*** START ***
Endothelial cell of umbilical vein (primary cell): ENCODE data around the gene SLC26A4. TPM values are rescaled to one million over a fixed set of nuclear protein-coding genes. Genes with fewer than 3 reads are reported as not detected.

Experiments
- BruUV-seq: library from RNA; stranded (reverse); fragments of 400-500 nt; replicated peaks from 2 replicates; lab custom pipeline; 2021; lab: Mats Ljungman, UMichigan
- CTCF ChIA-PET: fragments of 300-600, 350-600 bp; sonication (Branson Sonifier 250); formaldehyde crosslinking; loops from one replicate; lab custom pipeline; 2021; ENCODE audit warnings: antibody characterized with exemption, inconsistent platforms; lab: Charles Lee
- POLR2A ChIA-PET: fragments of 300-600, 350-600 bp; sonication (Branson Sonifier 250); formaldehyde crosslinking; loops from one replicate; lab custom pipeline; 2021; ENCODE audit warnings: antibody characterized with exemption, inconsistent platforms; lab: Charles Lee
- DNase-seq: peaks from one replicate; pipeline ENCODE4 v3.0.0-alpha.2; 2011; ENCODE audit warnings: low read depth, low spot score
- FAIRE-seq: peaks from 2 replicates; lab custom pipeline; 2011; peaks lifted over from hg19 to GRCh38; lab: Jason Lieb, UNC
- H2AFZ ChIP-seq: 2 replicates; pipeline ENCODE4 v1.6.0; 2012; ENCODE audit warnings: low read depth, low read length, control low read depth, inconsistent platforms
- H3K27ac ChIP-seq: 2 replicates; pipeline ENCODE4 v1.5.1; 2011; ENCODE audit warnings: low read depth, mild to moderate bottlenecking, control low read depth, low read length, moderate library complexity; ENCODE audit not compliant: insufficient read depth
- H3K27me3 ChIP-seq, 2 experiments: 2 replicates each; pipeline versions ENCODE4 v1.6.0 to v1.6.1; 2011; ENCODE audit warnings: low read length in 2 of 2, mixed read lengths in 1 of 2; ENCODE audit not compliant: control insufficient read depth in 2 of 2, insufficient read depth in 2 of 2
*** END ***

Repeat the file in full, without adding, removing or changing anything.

Endothelial cell of umbilical vein (primary cell): ENCODE data around the gene SLC26A4. TPM values are rescaled to one million over a fixed set of nuclear protein-coding genes. Genes with fewer than 3 reads are reported as not detected.

Experiments
- BruUV-seq: library from RNA; stranded (reverse); fragments of 400-500 nt; replicated peaks from 2 replicates; lab custom pipeline; 2021; lab: Mats Ljungman, UMichigan
- CTCF ChIA-PET: fragments of 300-600, 350-600 bp; sonication (Branson Sonifier 250); formaldehyde crosslinking; loops from one replicate; lab custom pipeline; 2021; ENCODE audit warnings: antibody characterized with exemption, inconsistent platforms; lab: Charles Lee
- POLR2A ChIA-PET: fragments of 300-600, 350-600 bp; sonication (Branson Sonifier 250); formaldehyde crosslinking; loops from one replicate; lab custom pipeline; 2021; ENCODE audit warnings: antibody characterized with exemption, inconsistent platforms; lab: Charles Lee
- DNase-seq: peaks from one replicate; pipeline ENCODE4 v3.0.0-alpha.2; 2011; ENCODE audit warnings: low read depth, low spot score
- FAIRE-seq: peaks from 2 replicates; lab custom pipeline; 2011; peaks lifted over from hg19 to GRCh38; lab: Jason Lieb, UNC
- H2AFZ ChIP-seq: 2 replicates; pipeline ENCODE4 v1.6.0; 2012; ENCODE audit warnings: low read depth, low read length, control low read depth, inconsistent platforms
- H3K27ac ChIP-seq: 2 replicates; pipeline ENCODE4 v1.5.1; 2011; ENCODE audit warnings: low read depth, mild to moderate bottlenecking, control low read depth, low read length, moderate library complexity; ENCODE audit not compliant: insufficient read depth
- H3K27me3 ChIP-seq, 2 experiments: 2 replicates each; pipeline versions ENCODE4 v1.6.0 to v1.6.1; 2011; ENCODE audit warnings: low read length in 2 of 2, mixed read lengths in 1 of 2; ENCODE audit not compliant: control insufficient read depth in 2 of 2, insufficient read depth in 2 of 2